But as Lippert clawed her way back up to Vollering’s wheel, making the catch just a few hundred metres from the top, the question was raised: had Vollering gone too early as well? Not so, it turned out, as she drew upon yet more reserves of strength to accelerate once more and drop Lippert, riding to the line solo and giving herself time to celebrate as she took the victory.
What made the victory an even more impressive display of strength was how Vollering raced prior to the final climb. Rather than preserve all her energy until the finish, she accelerated on the Côte de Cherave five kilometres earlier, and her effort was enough to reduce the lead group to just eleven riders.
Interestingly, Vollering actually dropped all of her remaining teammates with this move, leaving herself isolated and seemingly vulnerable to attacks from other teams. Even when she slowed down and eight other riders re-joined the group, none of them were from SD Worx, while Movistar (Van Vleuten and Lippert), Trek-Segafredo (Elisa Longo Borghini and Gaia Realini) and Canyon-SRAM (Niewiadoma and Elise Chabbey) all had multiple representatives. If Vollering’s previous success this spring has been as part of the collective might of SD Worx, this victory — achieved without her partner in crime Kopecky — was very much an individual triumph.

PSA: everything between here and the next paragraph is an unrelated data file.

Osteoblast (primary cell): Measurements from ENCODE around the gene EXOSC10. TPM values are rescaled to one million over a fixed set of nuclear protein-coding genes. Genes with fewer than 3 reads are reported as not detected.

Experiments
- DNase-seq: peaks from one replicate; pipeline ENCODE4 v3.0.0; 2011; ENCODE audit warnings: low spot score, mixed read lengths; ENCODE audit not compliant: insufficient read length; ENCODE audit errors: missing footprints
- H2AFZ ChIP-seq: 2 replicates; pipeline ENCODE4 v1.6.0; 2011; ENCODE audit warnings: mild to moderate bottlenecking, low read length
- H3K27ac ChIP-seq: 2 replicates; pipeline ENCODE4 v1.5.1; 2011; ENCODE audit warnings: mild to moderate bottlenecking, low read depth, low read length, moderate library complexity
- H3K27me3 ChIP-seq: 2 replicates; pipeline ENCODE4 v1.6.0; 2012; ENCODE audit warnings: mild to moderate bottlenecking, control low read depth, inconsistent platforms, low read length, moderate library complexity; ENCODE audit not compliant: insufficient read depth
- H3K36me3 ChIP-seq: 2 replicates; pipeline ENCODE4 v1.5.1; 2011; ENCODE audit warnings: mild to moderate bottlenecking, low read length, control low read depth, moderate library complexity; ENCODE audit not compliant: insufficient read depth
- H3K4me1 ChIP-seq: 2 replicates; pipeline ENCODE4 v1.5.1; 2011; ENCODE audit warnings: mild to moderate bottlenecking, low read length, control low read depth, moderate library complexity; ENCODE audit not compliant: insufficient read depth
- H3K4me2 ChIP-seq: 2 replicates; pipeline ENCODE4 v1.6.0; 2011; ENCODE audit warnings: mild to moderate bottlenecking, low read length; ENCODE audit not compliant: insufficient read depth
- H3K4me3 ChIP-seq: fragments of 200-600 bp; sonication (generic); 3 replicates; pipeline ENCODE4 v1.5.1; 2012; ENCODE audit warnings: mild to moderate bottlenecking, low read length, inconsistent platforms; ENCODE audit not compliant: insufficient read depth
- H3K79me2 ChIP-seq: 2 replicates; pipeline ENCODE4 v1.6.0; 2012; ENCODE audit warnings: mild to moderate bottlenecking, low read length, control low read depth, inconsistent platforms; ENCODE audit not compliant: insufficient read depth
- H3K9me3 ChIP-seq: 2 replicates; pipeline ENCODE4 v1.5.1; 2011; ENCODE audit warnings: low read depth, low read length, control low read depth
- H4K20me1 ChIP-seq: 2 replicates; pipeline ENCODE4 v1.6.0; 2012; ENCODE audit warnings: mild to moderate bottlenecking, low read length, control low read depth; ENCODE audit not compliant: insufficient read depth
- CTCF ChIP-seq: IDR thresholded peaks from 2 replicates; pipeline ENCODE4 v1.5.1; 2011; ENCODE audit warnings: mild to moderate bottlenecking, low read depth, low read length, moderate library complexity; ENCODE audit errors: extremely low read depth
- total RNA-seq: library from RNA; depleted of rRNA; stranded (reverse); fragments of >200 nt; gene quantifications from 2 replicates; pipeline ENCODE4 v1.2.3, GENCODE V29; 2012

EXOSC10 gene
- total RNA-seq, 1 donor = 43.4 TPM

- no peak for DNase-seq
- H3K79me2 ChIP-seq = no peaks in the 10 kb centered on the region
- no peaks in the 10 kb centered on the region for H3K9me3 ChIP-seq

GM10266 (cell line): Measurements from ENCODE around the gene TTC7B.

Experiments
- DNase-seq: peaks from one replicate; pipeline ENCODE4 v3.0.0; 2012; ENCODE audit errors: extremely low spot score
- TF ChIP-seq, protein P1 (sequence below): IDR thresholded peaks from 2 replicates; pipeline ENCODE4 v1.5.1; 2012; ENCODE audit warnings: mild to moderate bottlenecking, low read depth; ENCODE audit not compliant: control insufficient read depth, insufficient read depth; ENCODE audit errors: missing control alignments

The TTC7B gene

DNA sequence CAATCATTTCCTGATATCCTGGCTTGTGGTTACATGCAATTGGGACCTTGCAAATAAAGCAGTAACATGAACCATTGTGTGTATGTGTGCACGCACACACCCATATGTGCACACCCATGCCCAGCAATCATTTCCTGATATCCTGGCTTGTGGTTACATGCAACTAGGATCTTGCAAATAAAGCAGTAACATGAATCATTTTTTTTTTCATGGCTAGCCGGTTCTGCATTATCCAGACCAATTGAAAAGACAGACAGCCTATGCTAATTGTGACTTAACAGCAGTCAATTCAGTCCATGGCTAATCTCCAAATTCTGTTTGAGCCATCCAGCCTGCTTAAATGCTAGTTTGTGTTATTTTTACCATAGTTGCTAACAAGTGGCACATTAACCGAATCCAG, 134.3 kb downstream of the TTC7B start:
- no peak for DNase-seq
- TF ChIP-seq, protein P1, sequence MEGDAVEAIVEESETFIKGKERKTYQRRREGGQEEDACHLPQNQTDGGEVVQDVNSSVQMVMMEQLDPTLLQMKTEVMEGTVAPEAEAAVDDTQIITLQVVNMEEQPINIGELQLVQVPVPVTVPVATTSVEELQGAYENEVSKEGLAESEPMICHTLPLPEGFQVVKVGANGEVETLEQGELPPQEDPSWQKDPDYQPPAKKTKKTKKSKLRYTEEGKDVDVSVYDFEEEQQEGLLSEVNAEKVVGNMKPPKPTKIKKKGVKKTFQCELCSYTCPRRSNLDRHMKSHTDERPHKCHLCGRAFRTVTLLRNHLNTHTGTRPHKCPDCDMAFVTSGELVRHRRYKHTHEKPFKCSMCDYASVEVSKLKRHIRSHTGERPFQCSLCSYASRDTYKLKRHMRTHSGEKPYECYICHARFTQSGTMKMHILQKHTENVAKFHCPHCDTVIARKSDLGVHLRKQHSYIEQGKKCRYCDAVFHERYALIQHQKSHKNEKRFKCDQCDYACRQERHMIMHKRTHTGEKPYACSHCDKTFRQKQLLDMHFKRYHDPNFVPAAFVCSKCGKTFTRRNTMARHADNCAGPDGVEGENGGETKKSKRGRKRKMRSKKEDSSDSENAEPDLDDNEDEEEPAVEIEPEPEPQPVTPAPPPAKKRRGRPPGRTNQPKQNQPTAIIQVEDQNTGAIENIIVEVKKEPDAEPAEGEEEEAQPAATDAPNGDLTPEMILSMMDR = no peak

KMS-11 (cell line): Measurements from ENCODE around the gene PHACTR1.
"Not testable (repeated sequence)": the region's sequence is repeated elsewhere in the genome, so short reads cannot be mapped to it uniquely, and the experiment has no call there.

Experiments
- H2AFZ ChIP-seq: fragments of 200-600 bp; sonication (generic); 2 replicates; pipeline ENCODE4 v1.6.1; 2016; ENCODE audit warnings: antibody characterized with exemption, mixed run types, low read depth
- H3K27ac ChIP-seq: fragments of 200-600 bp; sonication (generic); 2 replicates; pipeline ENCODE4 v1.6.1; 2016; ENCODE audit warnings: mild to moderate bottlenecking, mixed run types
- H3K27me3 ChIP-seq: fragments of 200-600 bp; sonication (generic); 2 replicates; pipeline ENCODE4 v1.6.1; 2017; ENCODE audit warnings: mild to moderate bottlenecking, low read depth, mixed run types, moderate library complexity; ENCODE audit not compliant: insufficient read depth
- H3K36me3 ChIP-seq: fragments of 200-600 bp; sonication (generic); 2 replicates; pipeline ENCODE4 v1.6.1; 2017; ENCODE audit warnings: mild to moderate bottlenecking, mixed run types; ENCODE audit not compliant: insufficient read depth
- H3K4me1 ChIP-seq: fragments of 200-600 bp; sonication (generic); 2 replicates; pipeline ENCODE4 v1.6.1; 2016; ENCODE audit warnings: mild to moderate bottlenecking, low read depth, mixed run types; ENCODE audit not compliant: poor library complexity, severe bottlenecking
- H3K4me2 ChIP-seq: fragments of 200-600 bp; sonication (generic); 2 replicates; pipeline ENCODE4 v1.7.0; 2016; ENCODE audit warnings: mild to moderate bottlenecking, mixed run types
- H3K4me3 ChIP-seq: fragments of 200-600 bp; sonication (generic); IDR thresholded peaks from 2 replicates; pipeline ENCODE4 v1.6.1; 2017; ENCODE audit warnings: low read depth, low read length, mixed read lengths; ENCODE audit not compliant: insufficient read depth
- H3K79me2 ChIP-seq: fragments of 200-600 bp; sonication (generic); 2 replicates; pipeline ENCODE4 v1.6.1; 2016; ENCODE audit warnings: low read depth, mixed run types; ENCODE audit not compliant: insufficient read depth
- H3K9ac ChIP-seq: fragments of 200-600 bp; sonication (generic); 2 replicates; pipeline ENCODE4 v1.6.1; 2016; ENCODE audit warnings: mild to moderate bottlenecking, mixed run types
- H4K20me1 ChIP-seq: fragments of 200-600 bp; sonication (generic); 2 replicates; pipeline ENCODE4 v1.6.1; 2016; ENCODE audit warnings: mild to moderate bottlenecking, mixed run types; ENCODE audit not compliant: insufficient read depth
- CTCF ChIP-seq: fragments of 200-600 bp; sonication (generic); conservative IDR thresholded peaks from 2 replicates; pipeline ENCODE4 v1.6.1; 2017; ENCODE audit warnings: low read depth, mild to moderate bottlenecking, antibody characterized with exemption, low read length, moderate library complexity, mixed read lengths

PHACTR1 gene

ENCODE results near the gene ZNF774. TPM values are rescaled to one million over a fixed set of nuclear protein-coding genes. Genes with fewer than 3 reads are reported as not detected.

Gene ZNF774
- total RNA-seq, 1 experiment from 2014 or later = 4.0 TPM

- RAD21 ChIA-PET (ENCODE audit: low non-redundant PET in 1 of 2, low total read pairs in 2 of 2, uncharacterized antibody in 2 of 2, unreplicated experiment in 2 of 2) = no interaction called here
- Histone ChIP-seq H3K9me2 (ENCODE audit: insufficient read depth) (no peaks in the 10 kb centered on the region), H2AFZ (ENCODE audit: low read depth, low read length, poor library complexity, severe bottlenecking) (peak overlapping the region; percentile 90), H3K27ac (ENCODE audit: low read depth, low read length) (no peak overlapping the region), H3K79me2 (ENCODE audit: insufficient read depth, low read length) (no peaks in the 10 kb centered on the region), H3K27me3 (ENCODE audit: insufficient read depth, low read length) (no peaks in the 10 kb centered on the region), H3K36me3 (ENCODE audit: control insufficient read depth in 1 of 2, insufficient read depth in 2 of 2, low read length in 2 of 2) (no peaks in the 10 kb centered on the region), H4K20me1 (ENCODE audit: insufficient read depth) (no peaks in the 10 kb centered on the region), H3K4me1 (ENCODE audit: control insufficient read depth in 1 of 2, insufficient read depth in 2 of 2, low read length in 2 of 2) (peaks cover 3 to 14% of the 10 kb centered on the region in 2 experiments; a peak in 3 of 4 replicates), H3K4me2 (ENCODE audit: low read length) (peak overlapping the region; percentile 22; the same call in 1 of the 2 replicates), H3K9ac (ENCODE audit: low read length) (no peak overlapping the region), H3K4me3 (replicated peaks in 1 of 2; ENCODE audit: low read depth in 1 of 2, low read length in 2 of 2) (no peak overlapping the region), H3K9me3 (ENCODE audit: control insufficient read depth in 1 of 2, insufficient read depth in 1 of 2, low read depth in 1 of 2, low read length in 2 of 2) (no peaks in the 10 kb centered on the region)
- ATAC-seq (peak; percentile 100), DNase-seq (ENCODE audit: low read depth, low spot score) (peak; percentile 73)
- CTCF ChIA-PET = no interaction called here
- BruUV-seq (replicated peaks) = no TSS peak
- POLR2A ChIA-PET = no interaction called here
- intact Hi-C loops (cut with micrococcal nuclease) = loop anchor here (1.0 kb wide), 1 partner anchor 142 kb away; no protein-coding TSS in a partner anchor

Vollering did, however, still need her teammates earlier in the day, to neutralise a series of dangerous moves. Van Vleuten was the first instigator, when she went clear during the first ascent of the Mur de Huy along with Niewiadoma, Borghini and Ashleigh Moolman (AG Insurance-Soudal Quick-Step). With no riders represented, it was up to SD Worx to chase, and though they did receive help from teams like Trek-Seagrefo, it was clear that domestiques like Marlen Reusser, Niamh Fisher-Black and Mischa Bredewold had to use up a lot of energy bringing such a strong group back. Once the catch was made 32km from the finish, Trek-Segafredo’s Amanda Spratt then accelerated, asking more of the SD Worx teammates, which probably explains why there were so few after Spratt was caught and the action kicked off on Côte de Cherave.
Despite Vollering's isolation, none of the other teams managed to capitalise. Surprisingly, there were no attacks after the Côte de Cherave, even when Vollering stopped pushing and there was a lull in the pace. Everyone instead looked to the Dutchwoman to lead the group as the Mur de Huy approached, presumably worried about committing too early given the likelihood of them blowing up on the steep gradients of the final climb. But to have any chance of defeating Vollering, this was the time to go, and with other teams in the position to fire one rider up the road and have the other sit on wheels, there was an opportunity to work her over before the Mur.
Still, Vollering had such strong legs that it's hard to think of many scenarios in which she would not have won today. If she can carry this form through to the end of the week, a repeat of her former teammate and current DS Anna van der Breggen’s Ardennes treble of 2017 may be on the cards.
*Cover image by James Startt